Morrisons chief exec vows to drag IT infrastructure into 21st century

Morrisons CEO Dalton Philips has pledged to drag the company’s IT into the “21st century” with a £300 million investment in IT systems.


Morrisons CEO Dalton Philips has pledged to drag the company’s IT into the “21st century” as the firm invests £300 million in the overhaul of its IT systems.

Philips highlighted that a lack of sophisticated IT infrastructure has negatively impacted the business, the fourth largest supermarket chain in the UK, with problems beginning from the acquisition of supermarket chain Safeway.

“We’ve been running a 21st Century business on systems and infrastructure firmly stuck in the 20th Century,” he said in a speech in London on Thursday.

He said that “antiquated systems” have created a barrier to creating an online presence, with Morrisons recently announcing that it would finally be launching its online sales platform in 2014.

He said that although the firm was late to the online market, by signing a deal with Ocado - to leverage the logistics firm’s sought-after technology for its own delivery network - Morrisons has been ablet to make considerable cost savings in building an online presence, compared to its competitors.

"Our £30 million licence fee for the IT is less than a third of what it would have cost us if we did it ourselves – and we know it works and that it will keep improving," he said.

"It took our competitors years to build an online capacity of £500 million. We have done it in a stroke."

Philips said that the firm had also been taking steps to remove extensive manual processes that have had to be performed by the supermarket’s employees, with staff entering stock information onto paper forms.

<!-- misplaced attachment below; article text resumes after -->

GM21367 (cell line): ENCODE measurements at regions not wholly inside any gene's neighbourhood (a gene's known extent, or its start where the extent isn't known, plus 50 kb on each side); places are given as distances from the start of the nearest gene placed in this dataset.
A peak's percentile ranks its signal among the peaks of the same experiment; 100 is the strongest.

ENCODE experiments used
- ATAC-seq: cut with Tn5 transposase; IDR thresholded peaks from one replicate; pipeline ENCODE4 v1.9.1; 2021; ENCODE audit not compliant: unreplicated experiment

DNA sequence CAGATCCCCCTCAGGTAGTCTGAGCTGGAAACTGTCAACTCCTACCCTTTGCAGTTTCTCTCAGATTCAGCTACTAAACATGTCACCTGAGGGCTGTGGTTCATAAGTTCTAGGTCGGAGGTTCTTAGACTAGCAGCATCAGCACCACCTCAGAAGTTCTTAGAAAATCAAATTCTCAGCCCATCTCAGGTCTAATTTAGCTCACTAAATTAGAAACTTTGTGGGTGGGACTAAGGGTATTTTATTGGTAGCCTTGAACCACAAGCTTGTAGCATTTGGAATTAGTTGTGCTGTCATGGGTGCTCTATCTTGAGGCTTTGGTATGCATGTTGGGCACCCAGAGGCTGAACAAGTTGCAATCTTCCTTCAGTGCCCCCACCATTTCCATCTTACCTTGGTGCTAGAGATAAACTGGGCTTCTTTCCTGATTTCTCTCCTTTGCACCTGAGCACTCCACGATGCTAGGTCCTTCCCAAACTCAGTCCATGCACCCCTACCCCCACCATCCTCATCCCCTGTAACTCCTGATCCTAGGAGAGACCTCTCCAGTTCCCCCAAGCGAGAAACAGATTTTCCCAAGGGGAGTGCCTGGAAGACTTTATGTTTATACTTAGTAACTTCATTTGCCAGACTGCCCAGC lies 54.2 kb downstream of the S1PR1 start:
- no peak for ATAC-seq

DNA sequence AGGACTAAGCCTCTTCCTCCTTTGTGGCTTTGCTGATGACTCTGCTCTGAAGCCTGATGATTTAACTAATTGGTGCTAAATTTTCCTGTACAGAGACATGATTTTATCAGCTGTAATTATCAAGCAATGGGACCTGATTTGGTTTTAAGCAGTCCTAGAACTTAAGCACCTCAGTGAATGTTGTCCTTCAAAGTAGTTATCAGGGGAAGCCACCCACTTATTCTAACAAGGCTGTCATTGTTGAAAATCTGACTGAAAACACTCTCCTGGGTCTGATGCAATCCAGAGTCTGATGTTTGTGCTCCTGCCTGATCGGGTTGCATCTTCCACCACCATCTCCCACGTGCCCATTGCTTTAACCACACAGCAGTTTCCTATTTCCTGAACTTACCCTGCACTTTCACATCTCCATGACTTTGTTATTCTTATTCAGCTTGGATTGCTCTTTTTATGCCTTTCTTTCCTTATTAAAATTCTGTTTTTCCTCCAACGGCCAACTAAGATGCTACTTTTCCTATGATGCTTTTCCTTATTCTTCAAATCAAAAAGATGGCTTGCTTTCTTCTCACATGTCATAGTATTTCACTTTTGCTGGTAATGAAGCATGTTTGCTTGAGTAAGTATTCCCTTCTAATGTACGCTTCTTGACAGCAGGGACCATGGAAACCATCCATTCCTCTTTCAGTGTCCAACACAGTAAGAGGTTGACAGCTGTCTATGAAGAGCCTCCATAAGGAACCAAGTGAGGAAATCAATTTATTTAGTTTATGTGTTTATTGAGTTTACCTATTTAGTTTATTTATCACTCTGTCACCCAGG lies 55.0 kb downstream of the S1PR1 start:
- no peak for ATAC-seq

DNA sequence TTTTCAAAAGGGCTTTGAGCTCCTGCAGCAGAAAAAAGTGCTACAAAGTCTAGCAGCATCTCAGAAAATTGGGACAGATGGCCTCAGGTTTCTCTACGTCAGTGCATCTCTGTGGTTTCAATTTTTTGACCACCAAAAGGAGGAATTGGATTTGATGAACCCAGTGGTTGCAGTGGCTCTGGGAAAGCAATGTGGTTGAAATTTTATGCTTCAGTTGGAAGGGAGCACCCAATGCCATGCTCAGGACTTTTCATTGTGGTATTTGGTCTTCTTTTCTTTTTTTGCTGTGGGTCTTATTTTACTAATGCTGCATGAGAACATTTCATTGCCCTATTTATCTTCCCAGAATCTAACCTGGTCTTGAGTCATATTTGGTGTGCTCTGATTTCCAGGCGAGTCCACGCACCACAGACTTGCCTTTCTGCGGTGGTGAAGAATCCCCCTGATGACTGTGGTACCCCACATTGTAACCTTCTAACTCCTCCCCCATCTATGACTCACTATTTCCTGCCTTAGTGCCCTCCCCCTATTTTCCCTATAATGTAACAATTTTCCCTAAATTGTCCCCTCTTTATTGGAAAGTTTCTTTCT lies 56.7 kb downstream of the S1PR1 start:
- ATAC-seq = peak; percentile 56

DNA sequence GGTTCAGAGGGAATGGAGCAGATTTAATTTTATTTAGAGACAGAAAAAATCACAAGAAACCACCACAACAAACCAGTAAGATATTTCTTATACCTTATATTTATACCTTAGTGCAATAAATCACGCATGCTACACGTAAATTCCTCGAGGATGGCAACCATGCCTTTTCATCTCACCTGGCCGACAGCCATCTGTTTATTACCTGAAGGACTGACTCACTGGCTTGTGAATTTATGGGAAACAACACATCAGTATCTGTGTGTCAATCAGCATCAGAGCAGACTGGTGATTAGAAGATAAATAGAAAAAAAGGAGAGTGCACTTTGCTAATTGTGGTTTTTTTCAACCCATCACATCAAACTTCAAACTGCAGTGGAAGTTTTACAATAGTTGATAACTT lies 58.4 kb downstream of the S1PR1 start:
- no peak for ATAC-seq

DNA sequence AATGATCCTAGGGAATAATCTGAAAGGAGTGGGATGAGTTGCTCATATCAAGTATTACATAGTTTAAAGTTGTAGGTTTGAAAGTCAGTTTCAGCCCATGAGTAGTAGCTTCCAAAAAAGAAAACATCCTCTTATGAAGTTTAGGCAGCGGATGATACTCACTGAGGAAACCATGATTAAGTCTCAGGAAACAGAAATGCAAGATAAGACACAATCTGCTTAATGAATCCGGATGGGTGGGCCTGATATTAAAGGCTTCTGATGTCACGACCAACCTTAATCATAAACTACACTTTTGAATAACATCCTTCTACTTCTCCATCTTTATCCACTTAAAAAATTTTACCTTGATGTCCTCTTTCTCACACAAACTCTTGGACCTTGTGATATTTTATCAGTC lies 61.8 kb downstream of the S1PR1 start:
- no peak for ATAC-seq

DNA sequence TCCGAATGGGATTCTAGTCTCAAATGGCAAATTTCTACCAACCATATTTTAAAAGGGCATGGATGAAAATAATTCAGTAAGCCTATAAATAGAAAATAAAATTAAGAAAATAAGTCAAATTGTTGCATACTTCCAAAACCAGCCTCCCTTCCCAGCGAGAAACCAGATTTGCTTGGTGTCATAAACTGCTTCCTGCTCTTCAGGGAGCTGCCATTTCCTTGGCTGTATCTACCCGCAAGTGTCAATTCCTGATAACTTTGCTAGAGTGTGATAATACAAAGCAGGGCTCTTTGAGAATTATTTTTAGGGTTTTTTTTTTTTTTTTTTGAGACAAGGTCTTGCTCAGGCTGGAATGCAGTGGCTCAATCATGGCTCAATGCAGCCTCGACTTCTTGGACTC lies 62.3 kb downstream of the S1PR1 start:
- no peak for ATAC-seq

“Even in 2013, our store managers have no real-time way of knowing what products are on their shelves, in the stockrooms or where replacements are in the distribution chain," he said.

"This lack of basic information has many knock-on effects.

“It means, for example, that we have to keep more products in our stores and distribution centres just in case they are needed, adding to our costs.”

Furthermore, until recently, cash takings were counted by hand each night, some feat for a company with £18 billion annual turnover, he added.  Morrison announced in April that it was overhauling its cash office operations in order to automate cash handling.

However he pointed to investments being made by the company to overhaul its systems, with £300 million being spent on upgrading infrastructure, which he described as the “most advanced rebuilding of retail systems anywhere in the world”.

“When completed, our business and stores will go from having the worst systems to the best, leapfrogging a generation.”

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